The Bank Slate


Mississippi law would undercut credit union-bank mergers

Mississippi has joined the ranks of states intervening to stop credit unions from buying banks. 

Gov. Tate Reeves signed into law legislation requiring that any assets or liabilities sold by state-chartered banks must be bought by institutions insured by the Federal Deposit Insurance Corp. 

“A bank chartered by the State of Mississippi may, with the approval of the [banking] commissioner, sell or transfer all, or substantially all, of its assets, liabilities, and businesses only to another bank, savings bank, savings and loan association or other entity” insured by the FDIC, the law states. 

The banking commissioner can issue a cease-and-desist order to any state-chartered bank that tries to sell itself or “transfer substantially all assets” to an unauthorized buyer. 

Mississippi has 59 state-chartered banks with a total of $111 billion of assets, according to the Mississippi Bankers Association.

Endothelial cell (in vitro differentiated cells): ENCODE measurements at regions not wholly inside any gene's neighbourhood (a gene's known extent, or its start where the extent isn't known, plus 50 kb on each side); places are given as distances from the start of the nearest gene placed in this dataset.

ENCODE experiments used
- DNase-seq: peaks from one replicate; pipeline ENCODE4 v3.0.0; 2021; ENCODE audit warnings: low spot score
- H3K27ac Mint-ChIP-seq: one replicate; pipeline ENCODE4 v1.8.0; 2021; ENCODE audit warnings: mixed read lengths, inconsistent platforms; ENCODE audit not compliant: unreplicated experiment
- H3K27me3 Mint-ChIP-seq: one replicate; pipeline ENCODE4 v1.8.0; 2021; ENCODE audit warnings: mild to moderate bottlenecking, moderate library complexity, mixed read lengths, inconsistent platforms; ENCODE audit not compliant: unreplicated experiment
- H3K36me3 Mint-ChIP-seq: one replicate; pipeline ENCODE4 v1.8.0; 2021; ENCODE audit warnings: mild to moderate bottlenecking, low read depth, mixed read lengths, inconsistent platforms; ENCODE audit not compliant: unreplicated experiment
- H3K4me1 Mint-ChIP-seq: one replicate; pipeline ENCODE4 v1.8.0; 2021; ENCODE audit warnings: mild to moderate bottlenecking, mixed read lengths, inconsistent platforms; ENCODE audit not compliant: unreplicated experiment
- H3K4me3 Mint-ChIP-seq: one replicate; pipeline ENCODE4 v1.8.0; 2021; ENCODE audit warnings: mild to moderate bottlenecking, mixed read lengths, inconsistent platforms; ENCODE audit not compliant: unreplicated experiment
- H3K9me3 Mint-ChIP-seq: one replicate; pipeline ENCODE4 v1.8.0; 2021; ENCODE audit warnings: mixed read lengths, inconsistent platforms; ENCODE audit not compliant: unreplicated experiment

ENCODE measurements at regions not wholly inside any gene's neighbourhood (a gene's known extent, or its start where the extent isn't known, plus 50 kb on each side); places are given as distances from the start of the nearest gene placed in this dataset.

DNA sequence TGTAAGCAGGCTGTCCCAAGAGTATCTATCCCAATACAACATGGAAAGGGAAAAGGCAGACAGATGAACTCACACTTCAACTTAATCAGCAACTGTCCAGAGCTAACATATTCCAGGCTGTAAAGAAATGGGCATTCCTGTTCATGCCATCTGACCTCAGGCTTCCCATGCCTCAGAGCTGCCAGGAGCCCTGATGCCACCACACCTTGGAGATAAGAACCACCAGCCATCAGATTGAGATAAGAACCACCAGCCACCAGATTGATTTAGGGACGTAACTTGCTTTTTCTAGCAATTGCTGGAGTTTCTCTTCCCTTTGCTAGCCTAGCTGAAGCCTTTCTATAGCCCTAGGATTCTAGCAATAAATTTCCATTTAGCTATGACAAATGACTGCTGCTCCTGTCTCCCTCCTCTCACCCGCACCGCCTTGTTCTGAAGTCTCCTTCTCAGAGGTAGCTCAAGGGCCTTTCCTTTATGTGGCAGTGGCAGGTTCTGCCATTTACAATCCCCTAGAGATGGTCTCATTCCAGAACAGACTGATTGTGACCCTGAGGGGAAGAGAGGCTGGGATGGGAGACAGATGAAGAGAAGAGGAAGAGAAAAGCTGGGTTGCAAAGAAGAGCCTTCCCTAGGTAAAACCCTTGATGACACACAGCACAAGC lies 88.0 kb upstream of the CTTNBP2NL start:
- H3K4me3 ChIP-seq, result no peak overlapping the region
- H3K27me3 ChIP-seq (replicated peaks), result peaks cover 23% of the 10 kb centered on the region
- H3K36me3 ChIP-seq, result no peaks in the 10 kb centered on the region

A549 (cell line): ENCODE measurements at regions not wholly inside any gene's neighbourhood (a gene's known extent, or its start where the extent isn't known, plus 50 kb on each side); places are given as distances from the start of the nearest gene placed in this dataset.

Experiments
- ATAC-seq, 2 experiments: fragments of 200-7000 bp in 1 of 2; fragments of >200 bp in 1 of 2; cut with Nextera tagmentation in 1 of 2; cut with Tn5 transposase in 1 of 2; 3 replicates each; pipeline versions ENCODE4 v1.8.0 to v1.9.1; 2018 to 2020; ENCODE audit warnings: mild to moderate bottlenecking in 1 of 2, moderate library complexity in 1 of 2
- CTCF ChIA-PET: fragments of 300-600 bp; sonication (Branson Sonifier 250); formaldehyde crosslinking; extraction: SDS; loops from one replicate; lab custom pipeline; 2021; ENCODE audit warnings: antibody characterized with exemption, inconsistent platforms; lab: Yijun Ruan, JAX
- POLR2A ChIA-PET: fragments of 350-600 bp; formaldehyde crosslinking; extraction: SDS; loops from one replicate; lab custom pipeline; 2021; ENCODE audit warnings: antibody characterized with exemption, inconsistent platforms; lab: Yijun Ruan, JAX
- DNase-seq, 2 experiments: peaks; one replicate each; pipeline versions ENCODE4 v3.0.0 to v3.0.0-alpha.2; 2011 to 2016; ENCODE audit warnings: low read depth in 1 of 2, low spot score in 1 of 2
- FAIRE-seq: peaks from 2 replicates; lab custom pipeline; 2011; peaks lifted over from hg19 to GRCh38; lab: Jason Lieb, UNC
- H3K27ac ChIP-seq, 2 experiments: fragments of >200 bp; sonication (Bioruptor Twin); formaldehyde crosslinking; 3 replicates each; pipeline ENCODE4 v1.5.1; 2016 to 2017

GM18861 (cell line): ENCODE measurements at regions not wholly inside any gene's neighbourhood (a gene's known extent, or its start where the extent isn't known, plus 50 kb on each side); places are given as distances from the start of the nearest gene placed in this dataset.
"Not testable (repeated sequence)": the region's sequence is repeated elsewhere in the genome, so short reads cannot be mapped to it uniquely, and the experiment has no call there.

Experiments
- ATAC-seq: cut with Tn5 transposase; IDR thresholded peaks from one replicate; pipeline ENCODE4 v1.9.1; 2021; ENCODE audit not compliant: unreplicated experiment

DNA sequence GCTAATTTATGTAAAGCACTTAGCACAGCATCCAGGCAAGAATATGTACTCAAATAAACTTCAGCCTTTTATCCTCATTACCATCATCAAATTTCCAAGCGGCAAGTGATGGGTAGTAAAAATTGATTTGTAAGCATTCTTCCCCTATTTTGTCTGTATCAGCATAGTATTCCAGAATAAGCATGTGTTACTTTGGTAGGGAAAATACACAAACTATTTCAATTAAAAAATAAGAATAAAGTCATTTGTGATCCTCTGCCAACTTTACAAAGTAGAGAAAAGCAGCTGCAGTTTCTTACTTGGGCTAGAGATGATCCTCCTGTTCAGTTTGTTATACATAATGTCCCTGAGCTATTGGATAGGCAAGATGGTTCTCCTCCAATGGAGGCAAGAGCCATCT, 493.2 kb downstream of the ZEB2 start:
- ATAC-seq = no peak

The law is set to take effect on July 1. 

“We were glad to see this legislation through the Mississippi Legislature by unanimous vote, and we appreciate the efforts of many bankers that worked to support the MBA’s efforts in passing this new law,” a spokeswoman for the Mississippi Bankers Association said. “In crafting this legislation we were focused on meeting the industry goal of fair competition while also working to ensure that bank-to-bank transactions would not be harmed.” 

Credit unions looking to buy banks have met legal and regulatory roadblocks in other states, including Colorado, Tennessee and Nebraska.

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